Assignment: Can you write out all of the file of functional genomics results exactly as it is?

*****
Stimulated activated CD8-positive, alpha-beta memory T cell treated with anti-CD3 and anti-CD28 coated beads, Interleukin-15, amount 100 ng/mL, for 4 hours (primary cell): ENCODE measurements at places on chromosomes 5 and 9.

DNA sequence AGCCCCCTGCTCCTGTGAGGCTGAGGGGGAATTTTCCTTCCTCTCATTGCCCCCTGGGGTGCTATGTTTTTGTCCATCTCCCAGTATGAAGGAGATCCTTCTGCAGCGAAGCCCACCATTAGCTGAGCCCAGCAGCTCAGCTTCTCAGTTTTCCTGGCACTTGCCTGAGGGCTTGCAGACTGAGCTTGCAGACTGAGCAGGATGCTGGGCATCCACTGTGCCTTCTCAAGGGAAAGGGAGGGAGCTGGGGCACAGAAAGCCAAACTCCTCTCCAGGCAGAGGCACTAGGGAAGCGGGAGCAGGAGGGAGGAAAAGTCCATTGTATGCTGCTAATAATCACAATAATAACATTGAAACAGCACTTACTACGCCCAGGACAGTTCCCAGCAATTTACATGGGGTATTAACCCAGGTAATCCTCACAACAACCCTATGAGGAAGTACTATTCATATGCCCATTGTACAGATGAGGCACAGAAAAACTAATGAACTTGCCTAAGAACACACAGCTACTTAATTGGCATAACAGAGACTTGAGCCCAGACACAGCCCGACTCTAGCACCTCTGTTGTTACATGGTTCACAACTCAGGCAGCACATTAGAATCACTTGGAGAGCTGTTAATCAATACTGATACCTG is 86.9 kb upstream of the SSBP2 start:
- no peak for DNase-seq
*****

Stimulated activated CD8-positive, alpha-beta memory T cell treated with anti-CD3 and anti-CD28 coated beads, Interleukin-15, amount 100 ng/mL, for 4 hours (primary cell): ENCODE measurements at places on chromosomes 5 and 9.

DNA sequence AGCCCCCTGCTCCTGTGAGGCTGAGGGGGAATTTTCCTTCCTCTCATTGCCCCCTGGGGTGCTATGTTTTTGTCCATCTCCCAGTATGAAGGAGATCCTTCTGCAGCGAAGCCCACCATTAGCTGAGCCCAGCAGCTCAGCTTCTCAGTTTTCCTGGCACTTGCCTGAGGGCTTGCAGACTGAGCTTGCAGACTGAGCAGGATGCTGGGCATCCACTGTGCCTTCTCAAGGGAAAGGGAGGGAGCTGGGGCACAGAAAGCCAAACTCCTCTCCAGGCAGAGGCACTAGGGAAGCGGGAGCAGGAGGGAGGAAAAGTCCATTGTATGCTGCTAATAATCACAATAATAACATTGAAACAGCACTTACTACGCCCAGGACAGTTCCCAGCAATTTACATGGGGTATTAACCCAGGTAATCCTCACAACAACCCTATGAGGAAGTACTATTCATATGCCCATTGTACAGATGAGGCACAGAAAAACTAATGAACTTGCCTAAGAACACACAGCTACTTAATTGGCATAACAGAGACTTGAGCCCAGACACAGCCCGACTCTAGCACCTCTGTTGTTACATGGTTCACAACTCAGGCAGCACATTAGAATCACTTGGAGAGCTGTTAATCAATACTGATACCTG is 86.9 kb upstream of the SSBP2 start:
- no peak for DNase-seq